The Global Stars team provide spectacular formation air displays or solo air displays. For 2016 Mark has purchased the very latest, highest performance certified aircraft the EXTRA 330SC. The team have flown many flying displays and air shows around the World in recent years.
Mark Jefferies has achieved great success and worldwide recognition as one of the most accomplished aviators in the UK; including 1st in Zhengzhou 2015 WAM, 3rd in the 2011 WAM, ranked 8th in the World in 2007 and 10th in the World 2009. Nine times British aerobatic champion (Advanced & Unlimited).
Mark bases his Extra 330SC at Little Gransden, Cambridgeshire (ICAO EGMJ) Gransden is a farm strip and has a main grass runway of 810 meters. The airfield is open to visitors either by road or by air. Gransden is the home of the Global Stars and as such, most likely you will find some aerobatic training taking place. Duel training in the Extra 300L or solo competition/air show training in the Extra 300s or 330sc.
Extra 330SC (single competition) is the top of the range awesome aerobatic aircraft with +10/-10 G limits. G-IIHI, it is one of the first of its type to be built, its serial number is 008 and it is entirely in a class of its own. It is fitted with the newly certified Lycoming AE10-580 engine which has been specifically developed for high performance aerobatic aircraft. The engine produces an impressive 320hp (580 cubic inches but only turning at 2700 rpm) which when you consider there is no ground resistance, is quite incredible.
Its maximum diving speed is 418 km/h and it has an incredibly fast roll rate of 420 degrees per second. If the weather conditions are right, the aircraft can be seen to hover and in the right hands, it really does performs manoeuvres that should not be possible!
Mark Jefferies is one of the few pilots that can fly this aircraft to its limits! As well as its sporty paint scheme,
the Extra 330SC has a unique smoke system fitted which enables smoke to be “pulsed” out, offering something different to air show audiences.
With the latest technology cameras fitted to the aircraft, live footage can be transmitted to trackside screens giving the audience a bird’s eye view of the event. Cameras can be fitted anywhere on the aircraft, including inside the cockpit which gives a very interesting perspective of the world. Footage can be given directly to TV news channels to report on and promote the event or can be used later for promotional material.
The Extra Flugzeugbau EA300 is a two-seat aerobatic monoplane capable of Unlimited category competition. It was designed in 1987 by Walter Extra, an award-winning German aerobatic pilot and built by Extra Flugzeugbau.
Design of the Extra 300 was based on the Extra 230, an early 1980s monoplane having a wing made of wood. The Extra 300 has a welded steel tube fuselage covered in aluminium and fabric.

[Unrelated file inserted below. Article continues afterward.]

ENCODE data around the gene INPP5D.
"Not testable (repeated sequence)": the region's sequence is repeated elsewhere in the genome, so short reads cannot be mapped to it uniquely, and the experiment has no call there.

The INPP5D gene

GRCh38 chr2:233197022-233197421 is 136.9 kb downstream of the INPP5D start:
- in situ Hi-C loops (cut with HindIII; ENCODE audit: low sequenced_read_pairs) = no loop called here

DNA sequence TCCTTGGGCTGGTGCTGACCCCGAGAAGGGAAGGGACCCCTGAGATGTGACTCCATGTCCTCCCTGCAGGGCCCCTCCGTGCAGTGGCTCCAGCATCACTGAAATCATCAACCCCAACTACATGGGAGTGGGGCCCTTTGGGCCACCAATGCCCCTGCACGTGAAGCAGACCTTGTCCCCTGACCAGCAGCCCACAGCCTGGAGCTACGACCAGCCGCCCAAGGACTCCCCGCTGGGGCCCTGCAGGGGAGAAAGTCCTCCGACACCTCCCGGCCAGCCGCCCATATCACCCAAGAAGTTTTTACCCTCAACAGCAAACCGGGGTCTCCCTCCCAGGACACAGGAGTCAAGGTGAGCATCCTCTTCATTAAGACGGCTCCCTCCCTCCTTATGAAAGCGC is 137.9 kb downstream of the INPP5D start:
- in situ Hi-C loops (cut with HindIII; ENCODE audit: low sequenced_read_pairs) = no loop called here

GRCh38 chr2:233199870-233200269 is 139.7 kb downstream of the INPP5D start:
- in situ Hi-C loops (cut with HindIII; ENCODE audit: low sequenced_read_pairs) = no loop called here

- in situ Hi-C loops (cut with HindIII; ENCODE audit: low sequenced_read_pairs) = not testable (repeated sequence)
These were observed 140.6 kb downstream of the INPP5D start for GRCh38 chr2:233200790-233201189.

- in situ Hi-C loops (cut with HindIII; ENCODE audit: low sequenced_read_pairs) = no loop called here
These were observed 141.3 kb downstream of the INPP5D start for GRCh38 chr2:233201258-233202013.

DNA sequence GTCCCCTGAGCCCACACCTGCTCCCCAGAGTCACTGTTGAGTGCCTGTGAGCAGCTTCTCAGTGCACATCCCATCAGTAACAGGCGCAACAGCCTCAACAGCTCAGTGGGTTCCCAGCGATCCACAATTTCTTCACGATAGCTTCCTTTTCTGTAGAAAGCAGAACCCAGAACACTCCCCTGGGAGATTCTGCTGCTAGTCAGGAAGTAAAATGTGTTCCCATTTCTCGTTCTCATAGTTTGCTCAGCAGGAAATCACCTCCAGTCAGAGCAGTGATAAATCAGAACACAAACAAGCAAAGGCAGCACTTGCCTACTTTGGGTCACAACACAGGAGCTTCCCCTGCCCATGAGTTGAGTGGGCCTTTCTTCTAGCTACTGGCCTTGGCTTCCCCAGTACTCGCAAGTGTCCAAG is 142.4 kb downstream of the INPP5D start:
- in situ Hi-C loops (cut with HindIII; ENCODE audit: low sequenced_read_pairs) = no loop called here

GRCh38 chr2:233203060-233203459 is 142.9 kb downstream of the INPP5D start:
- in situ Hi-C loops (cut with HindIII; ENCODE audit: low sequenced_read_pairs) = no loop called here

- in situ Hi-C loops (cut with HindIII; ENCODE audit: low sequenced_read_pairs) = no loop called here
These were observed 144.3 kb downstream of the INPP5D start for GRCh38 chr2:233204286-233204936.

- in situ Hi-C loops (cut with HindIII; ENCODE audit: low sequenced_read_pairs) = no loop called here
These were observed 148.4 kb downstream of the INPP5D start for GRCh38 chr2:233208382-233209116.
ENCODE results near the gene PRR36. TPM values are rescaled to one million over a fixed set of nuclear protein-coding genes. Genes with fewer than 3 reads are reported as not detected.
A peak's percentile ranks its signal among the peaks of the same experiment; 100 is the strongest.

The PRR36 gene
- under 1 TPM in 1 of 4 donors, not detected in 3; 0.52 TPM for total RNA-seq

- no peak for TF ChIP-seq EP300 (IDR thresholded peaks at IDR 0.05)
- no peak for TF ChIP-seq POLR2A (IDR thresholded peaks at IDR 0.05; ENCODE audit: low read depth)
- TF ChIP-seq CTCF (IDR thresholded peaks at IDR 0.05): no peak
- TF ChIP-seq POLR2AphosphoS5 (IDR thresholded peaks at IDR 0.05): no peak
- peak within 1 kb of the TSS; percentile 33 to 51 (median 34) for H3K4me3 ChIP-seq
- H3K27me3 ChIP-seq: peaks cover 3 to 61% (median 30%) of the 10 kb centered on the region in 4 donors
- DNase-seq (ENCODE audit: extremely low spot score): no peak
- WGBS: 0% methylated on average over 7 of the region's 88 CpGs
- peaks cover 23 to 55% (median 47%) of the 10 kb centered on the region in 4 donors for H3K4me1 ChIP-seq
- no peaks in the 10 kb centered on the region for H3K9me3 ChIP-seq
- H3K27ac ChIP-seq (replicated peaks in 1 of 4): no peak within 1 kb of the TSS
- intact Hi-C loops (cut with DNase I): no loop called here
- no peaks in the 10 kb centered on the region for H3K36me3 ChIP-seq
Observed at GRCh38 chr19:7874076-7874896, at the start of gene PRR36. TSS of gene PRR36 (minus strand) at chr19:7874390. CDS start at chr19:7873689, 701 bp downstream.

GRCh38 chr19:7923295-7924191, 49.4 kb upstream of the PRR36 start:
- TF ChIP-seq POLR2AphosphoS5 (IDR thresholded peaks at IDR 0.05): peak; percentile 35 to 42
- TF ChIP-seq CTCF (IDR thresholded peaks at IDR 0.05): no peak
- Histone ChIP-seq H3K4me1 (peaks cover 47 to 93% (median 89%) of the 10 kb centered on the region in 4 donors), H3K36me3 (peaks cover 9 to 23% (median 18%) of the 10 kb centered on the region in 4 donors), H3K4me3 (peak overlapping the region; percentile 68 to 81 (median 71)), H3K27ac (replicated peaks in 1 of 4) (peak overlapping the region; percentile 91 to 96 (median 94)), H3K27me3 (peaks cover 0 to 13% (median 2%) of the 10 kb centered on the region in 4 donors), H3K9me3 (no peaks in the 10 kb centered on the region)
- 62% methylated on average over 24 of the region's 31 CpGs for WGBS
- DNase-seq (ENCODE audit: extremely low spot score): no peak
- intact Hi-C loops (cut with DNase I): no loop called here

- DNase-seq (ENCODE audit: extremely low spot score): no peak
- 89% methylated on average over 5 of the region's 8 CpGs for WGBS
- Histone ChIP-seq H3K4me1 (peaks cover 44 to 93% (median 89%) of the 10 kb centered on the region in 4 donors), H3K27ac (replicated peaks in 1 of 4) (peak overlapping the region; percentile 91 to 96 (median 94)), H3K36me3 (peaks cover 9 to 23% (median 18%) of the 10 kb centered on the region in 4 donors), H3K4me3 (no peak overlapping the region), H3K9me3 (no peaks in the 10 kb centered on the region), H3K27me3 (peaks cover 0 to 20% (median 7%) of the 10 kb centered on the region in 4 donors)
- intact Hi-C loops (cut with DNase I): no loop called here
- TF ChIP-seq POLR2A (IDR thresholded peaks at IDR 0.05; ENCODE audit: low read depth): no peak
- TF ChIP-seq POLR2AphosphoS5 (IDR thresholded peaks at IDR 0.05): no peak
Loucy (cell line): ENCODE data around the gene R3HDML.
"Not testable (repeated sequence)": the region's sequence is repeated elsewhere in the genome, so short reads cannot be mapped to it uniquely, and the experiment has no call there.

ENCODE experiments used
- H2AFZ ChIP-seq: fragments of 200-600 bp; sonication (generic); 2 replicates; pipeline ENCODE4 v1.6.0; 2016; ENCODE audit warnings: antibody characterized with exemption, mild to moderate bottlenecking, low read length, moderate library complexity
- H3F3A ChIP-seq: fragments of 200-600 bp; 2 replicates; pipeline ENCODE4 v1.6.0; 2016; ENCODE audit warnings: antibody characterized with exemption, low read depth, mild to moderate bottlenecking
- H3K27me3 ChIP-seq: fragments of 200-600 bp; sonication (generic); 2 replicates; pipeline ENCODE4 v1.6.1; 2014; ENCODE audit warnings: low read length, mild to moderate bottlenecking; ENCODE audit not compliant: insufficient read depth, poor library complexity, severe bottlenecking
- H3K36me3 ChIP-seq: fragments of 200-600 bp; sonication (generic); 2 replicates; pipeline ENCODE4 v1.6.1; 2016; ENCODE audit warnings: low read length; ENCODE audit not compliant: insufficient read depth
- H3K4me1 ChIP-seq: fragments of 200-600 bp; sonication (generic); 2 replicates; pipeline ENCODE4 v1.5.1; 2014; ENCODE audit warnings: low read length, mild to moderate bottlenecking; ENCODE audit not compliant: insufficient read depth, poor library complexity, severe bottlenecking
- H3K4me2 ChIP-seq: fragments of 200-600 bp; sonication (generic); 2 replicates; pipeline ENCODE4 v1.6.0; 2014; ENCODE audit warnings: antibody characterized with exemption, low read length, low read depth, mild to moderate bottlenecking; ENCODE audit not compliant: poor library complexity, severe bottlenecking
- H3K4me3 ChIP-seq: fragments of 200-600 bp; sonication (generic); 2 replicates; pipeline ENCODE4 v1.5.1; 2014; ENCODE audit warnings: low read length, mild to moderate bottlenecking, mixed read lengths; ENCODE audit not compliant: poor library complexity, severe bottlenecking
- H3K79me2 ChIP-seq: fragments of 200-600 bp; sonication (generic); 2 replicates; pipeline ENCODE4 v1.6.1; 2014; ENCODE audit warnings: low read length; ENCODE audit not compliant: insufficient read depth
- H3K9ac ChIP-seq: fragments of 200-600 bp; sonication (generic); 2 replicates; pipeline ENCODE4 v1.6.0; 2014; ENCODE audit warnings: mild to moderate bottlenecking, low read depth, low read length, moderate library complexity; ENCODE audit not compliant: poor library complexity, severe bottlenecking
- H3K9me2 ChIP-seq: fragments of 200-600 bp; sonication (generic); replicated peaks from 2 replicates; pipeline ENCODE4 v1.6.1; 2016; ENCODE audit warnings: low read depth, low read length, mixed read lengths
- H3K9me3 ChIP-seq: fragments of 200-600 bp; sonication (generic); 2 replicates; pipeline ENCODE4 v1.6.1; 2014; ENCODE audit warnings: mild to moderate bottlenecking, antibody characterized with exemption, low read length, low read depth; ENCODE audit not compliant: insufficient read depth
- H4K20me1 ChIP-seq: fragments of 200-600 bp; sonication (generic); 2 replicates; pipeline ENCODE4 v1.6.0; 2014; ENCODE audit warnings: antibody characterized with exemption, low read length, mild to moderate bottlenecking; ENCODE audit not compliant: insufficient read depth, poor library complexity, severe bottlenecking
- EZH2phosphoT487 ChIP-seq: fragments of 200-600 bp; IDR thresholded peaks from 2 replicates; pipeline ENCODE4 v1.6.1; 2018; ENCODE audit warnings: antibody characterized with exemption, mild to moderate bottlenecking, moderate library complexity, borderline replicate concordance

The mid-set wing has a carbon fiber composite spar and carbon composite skins. A symmetrical airfoil, mounted with a zero angle of incidence, provides equal performance in both upright and inverted flight. The landing gear is fixed taildragger style with composite main legs and fiberglass wheel pants.
The engine is a fuel-injected Lycoming AEIO-540 which produces 300 horsepower (224 kW). The first two-seat Extra 300 made its maiden flight on 6 May 1988 with German type certification following on 16 May 1990. The single seat Extra 300S flew on 4 March 1992. The Extra 300 is stressed for ±10 G with one person on board and ±8 G with two.
The CAP Aviation CAP-23x family is a family of high-performance aircraft designed for competition aerobatics. The CAP 230 airframe was a direct development of the CAP 21 competition single seater strengthened to cope with a 300 hp 6-cylinder Lycoming AEIO-540 engine instead of the 200 hp original 4-cylinder Lycoming AEIO-360.
The CAP 230 was primarily developed in 1985 for the French Air Force. From the basic CAP 21 airframe, trailing edge apex triangular surfaces were added to the basic trapezoidal wing. The CAP 230 keeps a full wooden construction and certified to cope with +10/-10 G-forces. The CAP 231 was developed in 1990.
The fuselage design remained unchanged and only leading edge triangular apex surfaces were added to reduce buffeting during high G pullups. The CAP 231 was world champion in 1990. To increase performance, in 1991, a carbon-fiber wing taken from an EXTRA 260 (thus the -EX name) was adapted to a few CAP 231 airframes.
The CAP 231EX evolved in 1994. While the fuselage construction retained wood, a carbon-fiber wing was specially designed for durability and light weight. The design has won the World Championships in 1998, 2000 and 2007, as well as a number of other national-level competitions. With a roll rate of 420° per second and a climb rate of nearly 3,300 feet per minute, the CAP-232 is still well suited for the aerobatic circuit.
come back tomorrow for yet more aircraft profiles in the lead up to Airwaves Portrush